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After the huge success of Halloween, John was in the mood to make a different type of movie, a homage to the B-movies he grew up on, featuring an all-star cast of talents. This movie would be The Fog, which I’ve reviewed before. To see my thoughts about it and a bit of backstory, read my article you lazy hack. Anyway, the film didn’t do too well, as people were expecting a follow up to Halloween.

The Golden Years (1981-1986)

John reunited with Kurt Russel for Escape from New York, one of his more successful movies. Instead of a straight horror movie, instead, it goes for a post-apocalyptic action vibe. The movie is pretty low budget, however, so it relies on atmosphere more than straight action. The movie works very well, with a funny and enticing script co-written with Nick Castle, who played Micheal Myers in the first Halloween. It’s not for anyone expecting a straight-ahead action flick, but it is excellent anyway.

His next movie would be among his most controversial. Carpenter admits that the film’s failure in the box office made him weary of moviemaking, and it’s not hard to see why. The movie did poorly against ET, and the critics ravaged it, calling it the most hated movie of all time. But later the film would be elevated to another status and is now regarded as his best film by most. The movies greatest accomplishment is its astounding special effects, with horrifying and realistic creature design. The movie is a remake of the 1951 movie, which can be seen briefly on the TV in Halloween. It’s clear this was a passion project for Carpenter and when it failed, he was heartbroken.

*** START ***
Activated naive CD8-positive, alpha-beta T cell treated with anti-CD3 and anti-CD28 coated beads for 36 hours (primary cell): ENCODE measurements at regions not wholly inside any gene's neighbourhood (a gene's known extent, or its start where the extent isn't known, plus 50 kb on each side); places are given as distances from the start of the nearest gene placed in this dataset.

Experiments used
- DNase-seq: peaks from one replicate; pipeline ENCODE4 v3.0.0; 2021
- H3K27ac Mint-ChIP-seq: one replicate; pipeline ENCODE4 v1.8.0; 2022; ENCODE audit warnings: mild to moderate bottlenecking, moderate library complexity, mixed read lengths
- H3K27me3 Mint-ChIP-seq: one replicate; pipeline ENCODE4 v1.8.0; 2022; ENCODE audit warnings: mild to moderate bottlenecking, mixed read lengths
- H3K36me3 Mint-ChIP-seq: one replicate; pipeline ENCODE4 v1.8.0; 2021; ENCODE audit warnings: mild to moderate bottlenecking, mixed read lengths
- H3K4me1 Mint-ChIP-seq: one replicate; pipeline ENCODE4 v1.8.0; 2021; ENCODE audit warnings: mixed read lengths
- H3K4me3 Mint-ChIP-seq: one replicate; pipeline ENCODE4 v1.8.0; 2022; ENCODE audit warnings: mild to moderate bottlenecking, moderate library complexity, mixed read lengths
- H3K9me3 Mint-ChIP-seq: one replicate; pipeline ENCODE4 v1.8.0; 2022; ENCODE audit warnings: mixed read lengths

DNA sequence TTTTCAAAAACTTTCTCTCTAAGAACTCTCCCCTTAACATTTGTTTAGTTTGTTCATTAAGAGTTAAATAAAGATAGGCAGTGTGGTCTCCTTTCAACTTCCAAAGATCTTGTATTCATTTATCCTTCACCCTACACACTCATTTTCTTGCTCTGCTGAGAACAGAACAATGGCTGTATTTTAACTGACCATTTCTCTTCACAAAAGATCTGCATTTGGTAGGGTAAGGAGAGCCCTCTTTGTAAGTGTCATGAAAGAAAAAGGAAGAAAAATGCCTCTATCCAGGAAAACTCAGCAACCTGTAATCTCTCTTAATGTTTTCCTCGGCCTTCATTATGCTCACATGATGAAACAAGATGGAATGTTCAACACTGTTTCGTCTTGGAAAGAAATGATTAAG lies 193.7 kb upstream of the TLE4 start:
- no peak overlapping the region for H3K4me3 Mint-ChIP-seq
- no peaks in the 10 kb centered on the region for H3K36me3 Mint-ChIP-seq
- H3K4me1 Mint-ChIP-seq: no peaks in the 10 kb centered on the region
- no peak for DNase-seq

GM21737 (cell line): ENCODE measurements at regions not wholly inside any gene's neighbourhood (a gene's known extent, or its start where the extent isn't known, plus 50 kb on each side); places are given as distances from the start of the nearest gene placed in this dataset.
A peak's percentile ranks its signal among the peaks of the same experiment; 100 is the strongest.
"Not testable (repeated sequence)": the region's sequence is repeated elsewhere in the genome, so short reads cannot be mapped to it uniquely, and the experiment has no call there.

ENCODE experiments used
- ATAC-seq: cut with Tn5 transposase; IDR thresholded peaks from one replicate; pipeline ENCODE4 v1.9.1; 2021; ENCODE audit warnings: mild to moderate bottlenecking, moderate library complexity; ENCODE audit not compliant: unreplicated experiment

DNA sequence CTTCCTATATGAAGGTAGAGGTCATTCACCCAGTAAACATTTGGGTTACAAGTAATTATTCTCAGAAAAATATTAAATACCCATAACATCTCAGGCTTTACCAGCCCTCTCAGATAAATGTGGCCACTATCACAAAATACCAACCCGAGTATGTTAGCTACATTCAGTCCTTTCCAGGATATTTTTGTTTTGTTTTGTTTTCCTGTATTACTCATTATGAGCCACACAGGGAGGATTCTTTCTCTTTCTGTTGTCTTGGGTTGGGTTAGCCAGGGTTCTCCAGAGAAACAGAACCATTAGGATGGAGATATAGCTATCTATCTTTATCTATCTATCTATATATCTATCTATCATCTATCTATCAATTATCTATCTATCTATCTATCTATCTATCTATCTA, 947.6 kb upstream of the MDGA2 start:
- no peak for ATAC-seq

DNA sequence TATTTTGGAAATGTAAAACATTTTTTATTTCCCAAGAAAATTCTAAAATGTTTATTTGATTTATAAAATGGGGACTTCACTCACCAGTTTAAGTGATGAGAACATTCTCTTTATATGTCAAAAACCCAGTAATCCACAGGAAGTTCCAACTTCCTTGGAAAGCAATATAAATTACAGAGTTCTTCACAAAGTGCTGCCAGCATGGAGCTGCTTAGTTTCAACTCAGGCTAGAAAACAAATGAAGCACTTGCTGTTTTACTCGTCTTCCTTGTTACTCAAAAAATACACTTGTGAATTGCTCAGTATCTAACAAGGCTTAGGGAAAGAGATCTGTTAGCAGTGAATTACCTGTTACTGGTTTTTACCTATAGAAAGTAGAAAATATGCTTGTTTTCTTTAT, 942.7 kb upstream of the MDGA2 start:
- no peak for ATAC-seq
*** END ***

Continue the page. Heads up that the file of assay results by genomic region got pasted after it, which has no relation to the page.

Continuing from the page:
Due to the film’s failure, his next project was a bit safer. It was a straight adaptation of a Stephen King novel, which although a bit of a safe bet, is a match made in heaven for me. While Christine isn’t considered his standout work like the previous 4 movies, its still got a lot going for it, elevating the idea of a killer car and making it scary. It also boasts Carpenter’s best score and some great practical effects.

By this point, most critics had lost their respect for him, and although Christine did well in the box office it was time for something more audience-friendly. So Carpenter signed on to Starman, a drama film that cycled through several directors before he was hired. As a result, the film doesn’t feel like a John Carpenter film, lacking a synth score or any scary elements. That’s not a bad thing, though, as the movie shows that he was adept at tackling other genres that horror, with the movie having several touching moments. Its also the only movie by John to ever receive a nod at the Academy Awards, with Jeff Bridges being nominated for best actor. But ultimately Starman was simply a paycheck job for Carpenter to make sure he would still be employed in Hollywood after the failure of The Thing.

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In 1986 John wished to further himself even more from the horror genre, taking on a script that he was sure would be a hit: an Indiana Jones-style adventure through Chinatown with a large budget titled “Big Trouble in Little China”. Think of it as Indiana Jones crossed with Bruce Lee kung fu movies. The movie is about Jack Burton, a clueless trucker, who must venture through the dark side of Chinatown with his friend Wang, in order to find Wang’s fiancee. The “dark side” turns out to be a wild motley of strange creatures, warlocks, and skilled martial artists.  Sounds like a rip-roaring good time, right? Well, apparently the public didn’t think so, and the film did terribly at the box office, going up against the very similar movie The Golden Child starring Eddie Murphy.